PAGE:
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Frequently Asked Questions


WVU has joined forces with International SOS to offer our students, faculty and staff comprehensive medical, safety and security expertise when traveling abroad.

Travelers must register for their travel at the link to the right to be eligible for these benefits.

If you are traveling with family members and would like to have the same coverage, please contact Tara George-Jones ( for information.


In the event of a medical emergency, natural disaster or political unrest that necessitates an evacuation from an international location, travelers should contact International SOS (phone:  1 215 942 8478, membership #: 11BCAS589741). It is a good idea to download the assistance app ( from International SOS and to program the emergency numbers into your cell phone.

Country Specific Information

The U.S. State Department provides country specific information regarding safety, security, crime rates, travel warnings, judicial systems, health care systems, and emergency contact telephone numbers.       

You must register your travel through the Smart Traveler Enrollment Program (STEP) This is a free service provided by the U. S. Government to U S Citizens who are traveling to, or living in, a foreign country. STEP allows you to enter information about your upcoming trip abroad so that the Department of State can better assist you in an emergency.

Remember when you are traveling abroad, it is a good idea to become familiar with the local laws.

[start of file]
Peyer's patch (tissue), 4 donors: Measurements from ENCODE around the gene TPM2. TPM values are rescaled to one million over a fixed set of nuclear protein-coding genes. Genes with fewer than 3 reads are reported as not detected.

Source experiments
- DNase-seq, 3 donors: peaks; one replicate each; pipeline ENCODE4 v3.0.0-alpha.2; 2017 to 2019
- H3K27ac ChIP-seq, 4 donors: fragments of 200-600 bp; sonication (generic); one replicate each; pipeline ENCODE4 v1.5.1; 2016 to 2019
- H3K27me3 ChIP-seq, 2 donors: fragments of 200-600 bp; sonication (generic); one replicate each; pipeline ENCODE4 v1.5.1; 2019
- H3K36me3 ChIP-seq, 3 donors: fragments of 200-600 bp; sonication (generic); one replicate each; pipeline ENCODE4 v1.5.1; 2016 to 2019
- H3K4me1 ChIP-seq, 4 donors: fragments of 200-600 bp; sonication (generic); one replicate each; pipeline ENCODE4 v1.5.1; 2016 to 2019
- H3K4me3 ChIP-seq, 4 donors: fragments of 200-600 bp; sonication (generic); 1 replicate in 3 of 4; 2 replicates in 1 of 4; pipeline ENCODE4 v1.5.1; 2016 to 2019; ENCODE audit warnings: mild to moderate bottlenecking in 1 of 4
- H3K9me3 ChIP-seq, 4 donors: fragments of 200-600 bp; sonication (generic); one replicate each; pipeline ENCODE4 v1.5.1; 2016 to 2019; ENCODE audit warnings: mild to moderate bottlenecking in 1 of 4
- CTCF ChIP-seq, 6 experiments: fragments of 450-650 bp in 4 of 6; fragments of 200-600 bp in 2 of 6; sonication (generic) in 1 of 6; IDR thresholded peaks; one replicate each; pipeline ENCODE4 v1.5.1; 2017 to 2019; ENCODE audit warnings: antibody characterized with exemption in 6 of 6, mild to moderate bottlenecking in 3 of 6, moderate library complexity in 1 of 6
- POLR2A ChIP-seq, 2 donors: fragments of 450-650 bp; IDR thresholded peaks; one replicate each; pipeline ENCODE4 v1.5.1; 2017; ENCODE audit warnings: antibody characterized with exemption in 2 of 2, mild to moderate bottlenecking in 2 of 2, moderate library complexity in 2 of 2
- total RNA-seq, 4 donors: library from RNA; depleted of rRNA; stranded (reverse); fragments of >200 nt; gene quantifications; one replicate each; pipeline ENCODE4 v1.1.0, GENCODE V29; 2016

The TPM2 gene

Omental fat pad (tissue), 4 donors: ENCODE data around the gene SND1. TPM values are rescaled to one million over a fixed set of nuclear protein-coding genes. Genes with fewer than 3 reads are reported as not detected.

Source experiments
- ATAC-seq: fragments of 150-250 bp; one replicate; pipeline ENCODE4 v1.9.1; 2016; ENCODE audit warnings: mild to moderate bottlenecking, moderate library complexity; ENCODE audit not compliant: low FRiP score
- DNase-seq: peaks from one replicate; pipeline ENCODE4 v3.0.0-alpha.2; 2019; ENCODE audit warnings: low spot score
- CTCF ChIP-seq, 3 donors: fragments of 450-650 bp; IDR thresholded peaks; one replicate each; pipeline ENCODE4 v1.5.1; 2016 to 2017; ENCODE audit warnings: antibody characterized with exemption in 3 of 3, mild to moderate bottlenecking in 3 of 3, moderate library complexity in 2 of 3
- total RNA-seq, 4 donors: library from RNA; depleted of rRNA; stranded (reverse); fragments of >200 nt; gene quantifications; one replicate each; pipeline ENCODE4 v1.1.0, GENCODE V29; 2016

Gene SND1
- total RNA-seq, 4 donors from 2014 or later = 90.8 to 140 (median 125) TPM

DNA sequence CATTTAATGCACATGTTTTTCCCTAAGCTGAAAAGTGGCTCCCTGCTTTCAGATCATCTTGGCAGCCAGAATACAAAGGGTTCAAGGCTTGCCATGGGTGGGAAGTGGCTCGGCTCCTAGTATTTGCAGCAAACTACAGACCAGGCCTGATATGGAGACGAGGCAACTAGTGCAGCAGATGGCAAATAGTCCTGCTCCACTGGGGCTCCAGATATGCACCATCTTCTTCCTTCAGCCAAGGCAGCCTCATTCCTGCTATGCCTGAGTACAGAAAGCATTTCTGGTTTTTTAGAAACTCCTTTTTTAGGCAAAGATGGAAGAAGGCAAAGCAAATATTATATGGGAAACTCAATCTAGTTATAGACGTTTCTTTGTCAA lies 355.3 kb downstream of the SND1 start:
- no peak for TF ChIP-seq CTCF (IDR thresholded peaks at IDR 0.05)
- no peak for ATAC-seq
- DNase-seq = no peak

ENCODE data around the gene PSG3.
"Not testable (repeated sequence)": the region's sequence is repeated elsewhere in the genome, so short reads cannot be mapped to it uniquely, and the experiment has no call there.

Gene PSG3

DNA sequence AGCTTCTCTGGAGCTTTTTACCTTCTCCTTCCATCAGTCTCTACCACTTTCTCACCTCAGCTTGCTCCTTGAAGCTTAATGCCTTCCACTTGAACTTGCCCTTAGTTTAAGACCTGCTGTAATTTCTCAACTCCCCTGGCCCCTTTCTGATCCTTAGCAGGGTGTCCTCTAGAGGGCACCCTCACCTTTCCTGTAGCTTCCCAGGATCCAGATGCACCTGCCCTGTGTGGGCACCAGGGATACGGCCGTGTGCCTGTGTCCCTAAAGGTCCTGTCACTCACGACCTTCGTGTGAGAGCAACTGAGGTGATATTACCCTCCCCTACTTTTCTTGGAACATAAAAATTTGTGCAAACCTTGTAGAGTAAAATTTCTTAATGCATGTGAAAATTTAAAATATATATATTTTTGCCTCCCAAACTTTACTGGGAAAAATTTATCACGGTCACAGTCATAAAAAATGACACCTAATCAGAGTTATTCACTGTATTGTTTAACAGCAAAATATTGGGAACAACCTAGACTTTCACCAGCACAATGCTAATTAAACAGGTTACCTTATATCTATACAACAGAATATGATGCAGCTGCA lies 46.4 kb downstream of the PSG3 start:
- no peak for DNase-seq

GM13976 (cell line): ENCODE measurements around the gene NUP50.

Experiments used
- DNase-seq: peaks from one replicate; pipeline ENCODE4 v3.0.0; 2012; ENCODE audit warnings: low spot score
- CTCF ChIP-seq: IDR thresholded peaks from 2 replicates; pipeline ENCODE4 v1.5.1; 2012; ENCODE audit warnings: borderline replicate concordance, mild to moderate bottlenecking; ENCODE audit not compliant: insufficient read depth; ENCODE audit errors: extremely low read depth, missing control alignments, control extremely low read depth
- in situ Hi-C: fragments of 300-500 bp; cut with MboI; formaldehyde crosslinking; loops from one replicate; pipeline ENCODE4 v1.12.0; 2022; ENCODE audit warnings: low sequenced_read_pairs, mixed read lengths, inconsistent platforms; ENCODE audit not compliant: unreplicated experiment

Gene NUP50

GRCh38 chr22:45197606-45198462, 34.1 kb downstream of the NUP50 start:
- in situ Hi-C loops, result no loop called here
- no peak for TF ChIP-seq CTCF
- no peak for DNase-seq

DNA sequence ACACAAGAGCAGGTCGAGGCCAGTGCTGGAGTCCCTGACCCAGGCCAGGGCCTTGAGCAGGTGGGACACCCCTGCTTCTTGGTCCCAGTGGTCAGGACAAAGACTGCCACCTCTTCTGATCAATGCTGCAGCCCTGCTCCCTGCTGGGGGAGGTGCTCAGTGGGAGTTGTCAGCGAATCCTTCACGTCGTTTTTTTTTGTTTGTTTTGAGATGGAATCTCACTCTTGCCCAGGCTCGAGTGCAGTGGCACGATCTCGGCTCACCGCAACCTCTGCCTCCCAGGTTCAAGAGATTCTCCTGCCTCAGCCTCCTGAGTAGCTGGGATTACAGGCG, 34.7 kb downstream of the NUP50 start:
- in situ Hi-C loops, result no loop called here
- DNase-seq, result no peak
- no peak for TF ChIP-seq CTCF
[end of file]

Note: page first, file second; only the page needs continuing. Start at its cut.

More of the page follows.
Country Specific information can also be found through the International SOS ( You will need to provide the membership number to access the information or you may call them at any time.

Membership #:  11BCAS589741

Phone:  1 215 942 8478

You can also download the app ( for quick access.


Proper documentation and identification is required for entry into foreign countries and for re-entry into the United States. Requirements vary by country based on citizenship, purpose of visit and length of stay.  The U. S. State Department provides information regarding the travel documents required for the country in which you will be traveling at

Along with the originals, take a copy of all your travel documents (including passport, birth certificate, visa, work permit, confirmation of vaccinations and confirmation of health insurance) with you and leave copies with someone at home. 

U.S. Passport:

Visa Service Companies: 

Travisa (

Travel Document Systems (

Travel Visa Services (


Faculty or staff who wish to travel to countries under Level 3 or 4 Advisories are urged to review the Consular Information Sheet and the Advisory ( and other available materials concerning the conditions in the destination country and to continue to evaluate the value and necessity of the travel against the risks that he/she will encounter if he/she chooses to travel.
For more information on travel alerts: Travel Advisories


Make sure you are up-to-date on your routine vaccines and that you have received any other required vaccines before departure. You can get your vaccinations by seeing your personal health care provider, the health department or student health.

The CDC Traveler’s Health website is a useful source for country-specific health recommendations, suggested and required vaccination.

Additional travel health services and questions, can be obtained by contacting International SOS.

Membership #:  11BCAS589741

Telephone #:  1 215 942 8478


If you are currently taking any medications, check with your physician and/or International SOS for recommendations while abroad.

Most U.S. prescriptions cannot be filled at a foreign pharmacy and some medications may not be available abroad.  Be sure to take enough of your prescription to last you for your entire time abroad.